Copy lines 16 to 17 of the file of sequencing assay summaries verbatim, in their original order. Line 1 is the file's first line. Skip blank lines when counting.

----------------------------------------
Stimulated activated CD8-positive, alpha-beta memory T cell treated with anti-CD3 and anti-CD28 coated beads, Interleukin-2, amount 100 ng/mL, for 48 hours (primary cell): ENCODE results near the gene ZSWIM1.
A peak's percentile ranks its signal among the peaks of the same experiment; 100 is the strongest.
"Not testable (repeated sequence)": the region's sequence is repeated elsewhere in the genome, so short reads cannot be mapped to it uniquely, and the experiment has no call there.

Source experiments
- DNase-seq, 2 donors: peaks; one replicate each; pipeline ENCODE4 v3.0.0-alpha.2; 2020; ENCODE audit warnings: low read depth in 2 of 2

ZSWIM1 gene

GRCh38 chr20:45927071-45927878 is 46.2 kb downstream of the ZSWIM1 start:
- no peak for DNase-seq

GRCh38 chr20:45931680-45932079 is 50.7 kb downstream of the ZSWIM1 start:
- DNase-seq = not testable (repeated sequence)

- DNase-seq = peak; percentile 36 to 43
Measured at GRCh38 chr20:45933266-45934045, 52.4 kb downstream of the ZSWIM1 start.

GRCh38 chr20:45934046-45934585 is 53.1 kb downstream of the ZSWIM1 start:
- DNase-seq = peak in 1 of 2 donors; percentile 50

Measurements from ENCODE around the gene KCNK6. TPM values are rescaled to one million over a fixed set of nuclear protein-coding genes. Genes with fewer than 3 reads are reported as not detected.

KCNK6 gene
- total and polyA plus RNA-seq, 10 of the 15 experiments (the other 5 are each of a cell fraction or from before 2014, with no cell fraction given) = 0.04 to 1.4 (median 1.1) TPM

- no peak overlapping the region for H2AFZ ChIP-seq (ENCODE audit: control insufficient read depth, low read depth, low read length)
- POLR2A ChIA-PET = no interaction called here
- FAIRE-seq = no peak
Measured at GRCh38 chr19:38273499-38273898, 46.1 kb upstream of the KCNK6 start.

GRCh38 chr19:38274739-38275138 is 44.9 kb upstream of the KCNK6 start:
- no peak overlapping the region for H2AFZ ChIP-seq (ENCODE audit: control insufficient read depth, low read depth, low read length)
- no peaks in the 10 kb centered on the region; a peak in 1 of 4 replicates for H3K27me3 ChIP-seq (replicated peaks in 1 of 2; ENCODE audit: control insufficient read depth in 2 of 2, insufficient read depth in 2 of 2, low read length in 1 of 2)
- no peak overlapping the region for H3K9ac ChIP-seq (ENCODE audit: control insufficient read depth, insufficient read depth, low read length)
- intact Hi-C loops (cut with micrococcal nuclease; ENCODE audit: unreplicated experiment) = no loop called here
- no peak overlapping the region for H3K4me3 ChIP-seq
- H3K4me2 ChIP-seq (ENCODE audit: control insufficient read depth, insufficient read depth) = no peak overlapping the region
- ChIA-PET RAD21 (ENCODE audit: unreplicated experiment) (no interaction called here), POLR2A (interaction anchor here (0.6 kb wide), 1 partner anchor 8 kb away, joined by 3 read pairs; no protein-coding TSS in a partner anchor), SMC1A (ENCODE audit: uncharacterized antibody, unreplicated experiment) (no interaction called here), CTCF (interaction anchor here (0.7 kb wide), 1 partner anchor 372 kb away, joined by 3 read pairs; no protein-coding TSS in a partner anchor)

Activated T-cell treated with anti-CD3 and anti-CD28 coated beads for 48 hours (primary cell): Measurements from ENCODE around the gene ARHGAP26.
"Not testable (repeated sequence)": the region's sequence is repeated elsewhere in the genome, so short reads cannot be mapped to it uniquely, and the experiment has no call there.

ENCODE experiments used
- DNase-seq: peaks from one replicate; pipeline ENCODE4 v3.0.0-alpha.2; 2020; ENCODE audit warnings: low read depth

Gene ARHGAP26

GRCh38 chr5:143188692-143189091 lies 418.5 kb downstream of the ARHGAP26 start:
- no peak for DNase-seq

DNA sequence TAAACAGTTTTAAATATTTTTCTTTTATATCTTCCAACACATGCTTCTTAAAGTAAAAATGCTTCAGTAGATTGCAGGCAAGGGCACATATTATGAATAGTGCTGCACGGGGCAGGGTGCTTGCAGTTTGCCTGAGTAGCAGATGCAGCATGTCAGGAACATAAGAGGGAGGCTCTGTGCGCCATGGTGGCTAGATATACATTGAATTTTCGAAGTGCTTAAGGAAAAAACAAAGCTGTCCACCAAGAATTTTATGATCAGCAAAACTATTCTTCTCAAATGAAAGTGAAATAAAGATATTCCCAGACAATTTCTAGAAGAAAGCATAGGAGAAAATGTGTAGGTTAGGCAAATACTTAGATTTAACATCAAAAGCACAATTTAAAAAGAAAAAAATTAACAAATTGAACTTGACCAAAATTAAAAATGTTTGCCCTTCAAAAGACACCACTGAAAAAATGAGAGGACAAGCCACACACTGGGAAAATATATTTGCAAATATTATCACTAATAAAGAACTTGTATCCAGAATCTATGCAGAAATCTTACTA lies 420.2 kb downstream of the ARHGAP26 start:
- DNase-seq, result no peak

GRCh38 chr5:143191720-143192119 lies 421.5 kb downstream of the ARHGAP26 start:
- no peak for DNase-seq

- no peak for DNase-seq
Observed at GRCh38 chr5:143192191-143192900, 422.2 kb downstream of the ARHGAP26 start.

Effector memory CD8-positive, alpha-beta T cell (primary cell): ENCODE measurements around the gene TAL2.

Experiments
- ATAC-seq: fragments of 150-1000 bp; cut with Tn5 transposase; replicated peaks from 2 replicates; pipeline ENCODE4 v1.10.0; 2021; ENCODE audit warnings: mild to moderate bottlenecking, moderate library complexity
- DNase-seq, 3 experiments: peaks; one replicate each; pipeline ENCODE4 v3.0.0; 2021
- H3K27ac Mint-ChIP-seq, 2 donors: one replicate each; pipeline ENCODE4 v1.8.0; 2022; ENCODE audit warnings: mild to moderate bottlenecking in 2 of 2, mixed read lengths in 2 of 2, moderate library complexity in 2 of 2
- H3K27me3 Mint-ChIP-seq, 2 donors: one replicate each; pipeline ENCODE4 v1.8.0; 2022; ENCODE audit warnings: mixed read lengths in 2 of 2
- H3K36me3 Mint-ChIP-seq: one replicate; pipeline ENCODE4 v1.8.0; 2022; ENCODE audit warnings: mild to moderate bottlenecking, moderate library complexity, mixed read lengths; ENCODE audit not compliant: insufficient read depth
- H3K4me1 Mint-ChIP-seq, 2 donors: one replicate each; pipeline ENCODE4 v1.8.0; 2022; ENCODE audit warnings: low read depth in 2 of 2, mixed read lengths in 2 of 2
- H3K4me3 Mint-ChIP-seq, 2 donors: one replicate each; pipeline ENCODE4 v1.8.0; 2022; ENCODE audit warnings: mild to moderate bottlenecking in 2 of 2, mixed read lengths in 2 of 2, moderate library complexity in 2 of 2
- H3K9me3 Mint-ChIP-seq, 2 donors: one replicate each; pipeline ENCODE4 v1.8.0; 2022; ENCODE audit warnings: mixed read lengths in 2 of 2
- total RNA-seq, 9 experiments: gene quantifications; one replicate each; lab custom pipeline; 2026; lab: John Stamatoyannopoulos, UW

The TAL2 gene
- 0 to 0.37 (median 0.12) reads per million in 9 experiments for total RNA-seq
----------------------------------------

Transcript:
KCNK6 gene
- total and polyA plus RNA-seq, 10 of the 15 experiments (the other 5 are each of a cell fraction or from before 2014, with no cell fraction given) = 0.04 to 1.4 (median 1.1) TPM